IL-14 Special Election: Thanks, Denny

[Update 12/4: The special primary will be February 5 along with the regular primary, as we thought it would be; the special general is scheduled for March 8.]

It’s funny (albeit in that kind of lip-curling way) that Denny Hastert says he resigned the way he did so we could have the special primary on the same day as the regular primary to save us taxpayers money. That’s hogwash. If he really wanted to save us money he’d finish his term. We still need to have the special general election, one more than we bargained for this year, and as far as I can tell it will cost the county about $45,000 to put on that extra show. Denny does not appear to have resigned because of health issues, which in my book is one of few legitimate reasons for packing up early; indeed, he seems miffed that the nasty partisan Congress wouldn’t let him influence energy policy. Boo hoo hoo.

If one of our U.S. senators quit, the governor would be allowed to appoint someone in his place to finish out the term because we’d still have one elected person left to represent us in the Senate. A departing congressman, on the other hand, leaves a district unrepresented in the House so by law the governor must order a special election cycle of one special primary and one special general. What can be confusing is the overlap, but the timing cannot be helped. Governor Rod has five days to figure out when these special elections should be, and another 115 days to get them done.

The thing to remember is that the special primary and general are just about getting someone in there to finish up Denny’s term, while the regular primary and general are about filling a new two-year term beginning January 2009. Most likely we will be voting in the special primary and the regular primary on the same day in February but with two ballots, one with just the IL-14 (special/filling out the term) candidates and the other with everybody else including the IL-14 (regular/new term) candidates. Then, the victors of the special primary run in a special general in March or early April, and the victors of the regular primary go to it in the regular general in November.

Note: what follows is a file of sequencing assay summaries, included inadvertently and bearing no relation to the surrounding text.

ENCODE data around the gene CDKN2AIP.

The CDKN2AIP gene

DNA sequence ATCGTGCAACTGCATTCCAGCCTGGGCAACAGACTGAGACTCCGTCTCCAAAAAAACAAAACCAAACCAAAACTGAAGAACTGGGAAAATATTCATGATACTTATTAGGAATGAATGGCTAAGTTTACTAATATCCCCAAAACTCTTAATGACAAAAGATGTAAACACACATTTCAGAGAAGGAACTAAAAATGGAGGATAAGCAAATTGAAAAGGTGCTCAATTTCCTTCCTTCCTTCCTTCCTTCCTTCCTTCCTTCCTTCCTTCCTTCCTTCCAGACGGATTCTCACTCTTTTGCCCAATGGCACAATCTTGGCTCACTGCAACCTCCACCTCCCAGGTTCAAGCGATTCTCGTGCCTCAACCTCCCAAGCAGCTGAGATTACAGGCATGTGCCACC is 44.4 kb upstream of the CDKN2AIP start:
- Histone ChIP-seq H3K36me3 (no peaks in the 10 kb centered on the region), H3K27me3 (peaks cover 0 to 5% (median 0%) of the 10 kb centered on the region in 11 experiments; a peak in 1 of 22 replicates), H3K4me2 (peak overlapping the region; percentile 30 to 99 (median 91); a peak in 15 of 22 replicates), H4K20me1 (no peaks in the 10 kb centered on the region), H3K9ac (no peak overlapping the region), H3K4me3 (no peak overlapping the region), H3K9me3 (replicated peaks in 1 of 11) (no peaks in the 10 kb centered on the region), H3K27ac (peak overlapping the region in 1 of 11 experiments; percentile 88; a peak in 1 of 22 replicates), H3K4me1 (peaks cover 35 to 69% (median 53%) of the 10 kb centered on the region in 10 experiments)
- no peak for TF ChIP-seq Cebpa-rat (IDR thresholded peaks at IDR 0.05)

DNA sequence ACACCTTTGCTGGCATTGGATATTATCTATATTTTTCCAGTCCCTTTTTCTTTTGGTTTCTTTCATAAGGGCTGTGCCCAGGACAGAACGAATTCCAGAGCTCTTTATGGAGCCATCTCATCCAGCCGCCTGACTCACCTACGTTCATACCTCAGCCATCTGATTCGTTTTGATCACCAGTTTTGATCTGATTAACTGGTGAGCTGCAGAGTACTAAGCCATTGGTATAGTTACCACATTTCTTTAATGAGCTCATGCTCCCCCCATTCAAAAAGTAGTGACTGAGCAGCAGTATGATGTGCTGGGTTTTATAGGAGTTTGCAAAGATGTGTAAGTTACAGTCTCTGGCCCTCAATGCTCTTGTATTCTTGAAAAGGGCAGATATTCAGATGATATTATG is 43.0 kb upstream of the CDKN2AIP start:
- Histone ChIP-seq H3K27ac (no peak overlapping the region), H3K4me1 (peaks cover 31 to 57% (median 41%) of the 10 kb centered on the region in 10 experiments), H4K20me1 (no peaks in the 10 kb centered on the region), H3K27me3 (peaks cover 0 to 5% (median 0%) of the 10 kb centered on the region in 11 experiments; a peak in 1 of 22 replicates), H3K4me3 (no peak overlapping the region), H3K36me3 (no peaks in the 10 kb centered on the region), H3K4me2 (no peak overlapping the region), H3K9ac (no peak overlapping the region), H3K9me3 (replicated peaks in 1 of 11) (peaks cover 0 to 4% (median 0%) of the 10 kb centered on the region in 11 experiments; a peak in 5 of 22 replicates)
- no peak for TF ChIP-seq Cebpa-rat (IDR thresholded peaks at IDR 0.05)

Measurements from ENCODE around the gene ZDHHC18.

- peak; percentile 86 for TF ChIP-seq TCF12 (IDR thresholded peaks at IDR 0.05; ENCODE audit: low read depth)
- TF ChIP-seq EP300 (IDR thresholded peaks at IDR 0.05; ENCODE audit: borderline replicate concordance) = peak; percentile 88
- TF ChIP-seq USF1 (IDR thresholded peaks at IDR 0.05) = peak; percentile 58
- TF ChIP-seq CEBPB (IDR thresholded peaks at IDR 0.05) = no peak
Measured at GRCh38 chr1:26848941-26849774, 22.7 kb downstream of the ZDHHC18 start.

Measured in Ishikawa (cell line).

This could actually become more confusing. It’s conceivable that we end up not having exactly the same field of candidates for the special primary as we do the regular primary. The reason for that is the ballot petition filing. The candidates in the regular primary filed their petitions earlier this month so that field is set (assuming Michael Dilger overcomes the challenge to his petitions from the Lauzen camp). But now the campaigns each have to file another 800 valid signatures (actually 793 for Repub candidates; 863 for Dems) within three weeks to get into the special primary. Most campaigns got way more signatures than required (e.g., Foster 1900; Laesch 2300) for the regular primary in order to “inoculate” themselves against petition challenges but some campaigns may not have that kind of a buffer for the special. Considering that the person who gets elected to finish Hastert’s term would undoubtedly enjoy an edge in the general, things could get zoo-y very fast.

If so, I’ll just add it to my list of things to thank Denny for.